“When a person learns to swim, they cannot unlearn to swim. Their brain is programmed. I chose to learn to swim, not the inability not to swim. Similarly, when I became addicted to alcohol, I decided to take a drink, not the inability to quit drinking. As a result, I have been impacted for life. I can wade in the water if I don’t want to swim. But being knee-deep is like taking one drink – tempting and potentially triggering an emotional response to dive in fully. Better I should stay out of the water entirely.”–Lynnel Brewster, RN, LPC, LLMFT, CCTP, Sanford Behavioral Health clinical director
“My relationship with alcohol may look like a threat to our relationship. It may look like a love affair with a substance, but I assure you, it is not. I do not choose alcohol over you, especially knowing my drinking hurts you. It is not a choice for me. It is an addiction, an illness for which I need help and support. I hope you can support me.”–Christine Walkons, LPC, CAADC, CCS-M, Sanford Behavioral Health clinical director emeritus
Alcohol Abuse Ruins Relationships
Alcohol abuse destroys relationships. It can affect every aspect of life, from career and finances to physical and mental health. But it can have an especially devastating effect on the interpersonal relationships in a person’s life—especially those closest to them.
Family members and friends must understand that alcohol use disorder is an illness, like any other addiction. People with AUD cannot just “just stop” drinking as much as they may want to. Getting support from a family program can help with the following:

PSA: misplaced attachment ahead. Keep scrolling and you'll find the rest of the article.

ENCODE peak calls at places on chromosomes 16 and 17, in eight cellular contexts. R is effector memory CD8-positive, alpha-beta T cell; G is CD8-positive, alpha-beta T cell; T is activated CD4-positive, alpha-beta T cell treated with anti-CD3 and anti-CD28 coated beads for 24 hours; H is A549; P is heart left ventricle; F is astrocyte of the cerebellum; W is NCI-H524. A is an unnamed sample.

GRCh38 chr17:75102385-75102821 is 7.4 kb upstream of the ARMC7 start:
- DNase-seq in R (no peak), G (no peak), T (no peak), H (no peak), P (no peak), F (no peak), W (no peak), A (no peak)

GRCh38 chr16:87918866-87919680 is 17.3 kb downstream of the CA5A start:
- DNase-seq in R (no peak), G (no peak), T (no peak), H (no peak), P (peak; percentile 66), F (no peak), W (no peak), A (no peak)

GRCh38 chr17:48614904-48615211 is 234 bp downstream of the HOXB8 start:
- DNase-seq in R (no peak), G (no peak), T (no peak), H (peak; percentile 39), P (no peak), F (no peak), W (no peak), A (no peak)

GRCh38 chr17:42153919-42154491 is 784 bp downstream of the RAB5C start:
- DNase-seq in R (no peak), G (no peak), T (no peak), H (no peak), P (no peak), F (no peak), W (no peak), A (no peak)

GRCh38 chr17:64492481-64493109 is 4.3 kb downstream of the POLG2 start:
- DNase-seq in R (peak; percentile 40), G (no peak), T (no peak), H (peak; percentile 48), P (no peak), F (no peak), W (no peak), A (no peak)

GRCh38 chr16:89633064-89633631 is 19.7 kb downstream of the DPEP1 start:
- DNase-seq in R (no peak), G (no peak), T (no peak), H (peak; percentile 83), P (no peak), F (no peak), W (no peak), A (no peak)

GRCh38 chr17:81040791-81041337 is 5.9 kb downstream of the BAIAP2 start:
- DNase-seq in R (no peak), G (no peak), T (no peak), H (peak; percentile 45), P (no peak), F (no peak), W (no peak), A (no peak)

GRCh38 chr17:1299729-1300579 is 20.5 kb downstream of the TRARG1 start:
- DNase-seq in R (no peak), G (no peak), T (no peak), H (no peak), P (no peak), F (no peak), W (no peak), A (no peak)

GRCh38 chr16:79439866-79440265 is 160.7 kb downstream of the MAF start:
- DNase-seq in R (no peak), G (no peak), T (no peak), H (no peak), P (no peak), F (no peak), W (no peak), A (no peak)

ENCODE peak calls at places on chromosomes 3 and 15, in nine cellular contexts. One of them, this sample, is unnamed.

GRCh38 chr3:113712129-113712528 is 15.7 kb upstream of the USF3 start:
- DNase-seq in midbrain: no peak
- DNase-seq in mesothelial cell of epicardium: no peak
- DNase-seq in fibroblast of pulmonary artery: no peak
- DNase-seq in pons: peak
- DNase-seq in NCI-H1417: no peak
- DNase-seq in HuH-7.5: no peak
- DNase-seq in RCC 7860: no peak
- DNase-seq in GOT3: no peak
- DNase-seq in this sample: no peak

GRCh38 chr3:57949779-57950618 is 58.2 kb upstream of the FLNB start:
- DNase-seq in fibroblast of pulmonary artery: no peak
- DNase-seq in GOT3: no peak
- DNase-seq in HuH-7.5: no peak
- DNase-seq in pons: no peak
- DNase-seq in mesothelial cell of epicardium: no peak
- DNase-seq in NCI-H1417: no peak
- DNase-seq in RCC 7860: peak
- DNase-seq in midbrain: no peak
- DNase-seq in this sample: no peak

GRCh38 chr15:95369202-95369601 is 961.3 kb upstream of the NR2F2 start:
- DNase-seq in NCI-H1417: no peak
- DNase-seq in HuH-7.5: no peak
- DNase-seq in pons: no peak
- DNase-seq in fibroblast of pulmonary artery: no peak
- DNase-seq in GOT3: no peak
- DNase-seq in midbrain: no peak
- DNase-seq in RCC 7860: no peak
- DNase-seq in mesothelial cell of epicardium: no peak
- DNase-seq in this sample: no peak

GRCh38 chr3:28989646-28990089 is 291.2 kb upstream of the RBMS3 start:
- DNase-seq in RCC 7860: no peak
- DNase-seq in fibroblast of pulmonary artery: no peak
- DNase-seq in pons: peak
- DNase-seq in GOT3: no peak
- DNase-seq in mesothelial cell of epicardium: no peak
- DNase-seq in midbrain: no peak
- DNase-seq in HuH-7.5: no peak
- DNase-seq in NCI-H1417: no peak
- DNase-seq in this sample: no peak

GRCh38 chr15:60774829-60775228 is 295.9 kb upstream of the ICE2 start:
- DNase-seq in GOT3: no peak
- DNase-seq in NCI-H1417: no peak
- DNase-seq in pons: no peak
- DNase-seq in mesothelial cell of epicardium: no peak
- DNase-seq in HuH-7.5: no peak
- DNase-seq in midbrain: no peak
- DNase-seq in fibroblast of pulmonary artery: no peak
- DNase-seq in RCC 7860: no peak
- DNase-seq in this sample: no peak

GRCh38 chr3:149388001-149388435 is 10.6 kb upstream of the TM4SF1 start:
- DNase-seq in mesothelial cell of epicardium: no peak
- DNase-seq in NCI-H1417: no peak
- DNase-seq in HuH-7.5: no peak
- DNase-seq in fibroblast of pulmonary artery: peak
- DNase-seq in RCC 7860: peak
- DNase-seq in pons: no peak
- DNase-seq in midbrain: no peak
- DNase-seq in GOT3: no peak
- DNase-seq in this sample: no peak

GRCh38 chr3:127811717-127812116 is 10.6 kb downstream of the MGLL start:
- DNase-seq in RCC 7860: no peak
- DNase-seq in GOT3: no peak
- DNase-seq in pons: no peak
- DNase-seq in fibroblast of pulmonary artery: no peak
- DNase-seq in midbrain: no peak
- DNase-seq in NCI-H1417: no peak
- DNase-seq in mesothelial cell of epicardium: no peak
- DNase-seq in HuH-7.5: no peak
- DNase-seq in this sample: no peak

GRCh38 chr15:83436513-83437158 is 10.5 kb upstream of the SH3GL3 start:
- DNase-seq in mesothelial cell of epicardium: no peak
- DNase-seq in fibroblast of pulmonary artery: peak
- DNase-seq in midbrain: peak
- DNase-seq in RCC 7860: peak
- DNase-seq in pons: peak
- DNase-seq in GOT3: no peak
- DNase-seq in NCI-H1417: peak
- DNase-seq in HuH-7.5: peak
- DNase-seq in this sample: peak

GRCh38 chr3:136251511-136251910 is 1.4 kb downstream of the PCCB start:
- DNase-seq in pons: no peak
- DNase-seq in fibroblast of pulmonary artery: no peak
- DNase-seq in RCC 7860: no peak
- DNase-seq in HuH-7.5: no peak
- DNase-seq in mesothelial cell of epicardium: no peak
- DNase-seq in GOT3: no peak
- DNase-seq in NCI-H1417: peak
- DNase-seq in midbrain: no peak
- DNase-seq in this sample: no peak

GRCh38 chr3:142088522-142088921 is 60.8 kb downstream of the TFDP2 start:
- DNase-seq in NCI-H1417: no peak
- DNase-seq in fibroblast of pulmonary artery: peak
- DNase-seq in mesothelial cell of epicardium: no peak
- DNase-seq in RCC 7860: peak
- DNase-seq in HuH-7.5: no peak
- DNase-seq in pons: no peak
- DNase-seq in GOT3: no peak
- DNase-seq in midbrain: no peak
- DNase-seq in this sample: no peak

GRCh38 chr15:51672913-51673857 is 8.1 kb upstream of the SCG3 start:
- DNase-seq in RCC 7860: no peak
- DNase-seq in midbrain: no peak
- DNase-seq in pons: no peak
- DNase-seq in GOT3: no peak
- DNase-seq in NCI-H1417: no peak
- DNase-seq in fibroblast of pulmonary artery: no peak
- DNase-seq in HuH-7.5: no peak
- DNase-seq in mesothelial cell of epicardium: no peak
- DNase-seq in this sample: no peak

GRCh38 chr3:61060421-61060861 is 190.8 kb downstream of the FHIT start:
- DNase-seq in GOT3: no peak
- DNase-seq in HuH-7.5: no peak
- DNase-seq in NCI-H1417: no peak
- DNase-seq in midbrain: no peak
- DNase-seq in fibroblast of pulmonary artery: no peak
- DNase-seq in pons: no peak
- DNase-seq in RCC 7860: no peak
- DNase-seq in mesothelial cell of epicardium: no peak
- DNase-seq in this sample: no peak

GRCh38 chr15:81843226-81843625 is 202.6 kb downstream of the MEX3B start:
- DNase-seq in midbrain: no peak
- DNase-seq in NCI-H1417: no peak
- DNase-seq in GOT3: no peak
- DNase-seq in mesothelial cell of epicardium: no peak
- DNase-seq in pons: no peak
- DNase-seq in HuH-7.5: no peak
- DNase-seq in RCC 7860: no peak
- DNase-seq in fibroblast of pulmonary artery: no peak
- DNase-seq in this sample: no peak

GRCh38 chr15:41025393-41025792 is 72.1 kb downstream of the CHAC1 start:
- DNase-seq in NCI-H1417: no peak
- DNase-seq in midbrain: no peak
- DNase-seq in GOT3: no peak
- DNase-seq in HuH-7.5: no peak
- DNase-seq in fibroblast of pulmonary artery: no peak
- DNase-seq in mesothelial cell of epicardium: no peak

- Developing coping skills to manage cravings and stress
- Understanding the disease of addiction and its effects on relationships
- Finding new ways to connect with family members and friends in a healthy way
- Learning how to set boundaries and keep them
- Creating an action plan if relapse occurs
As a family, it’s crucial to understand better the struggle that comes with alcohol use disorder can be the key to strengthening relationships and providing support for those struggling to overcome their addiction. You can help someone on the road to recovery with understanding, empathy, and compassion.
Get Help and Support from Sanford Behavioral Health
Family members can be powerful allies in the recovery process. At Sanford Behavioral Health, we begin the education process in our family program while a loved one is in treatment. Treatment is the perfect time to involve family members in the recovery process. Family members may begin recognizing their non-productive behaviors during their loved one’s care. These behaviors might have developed while trying to cope with addiction in the family. Often, family members have spent so much time putting the person with the substance use disorder ahead of all others they have forgotten how to prioritize themselves.
Our loved ones deserve answers. We have been through a lot together. Properly articulating the reasons for alcohol misuse helps everyone feel more resolved, less hurt, and less angry. And it puts the responsibility where it belongs. It allows us to draw back the curtains and shine a positive, unabashed light on recovery. To learn more about Sanford Behavioral Health and our family program, contact us at 616.202.3326 to get the help your family needs.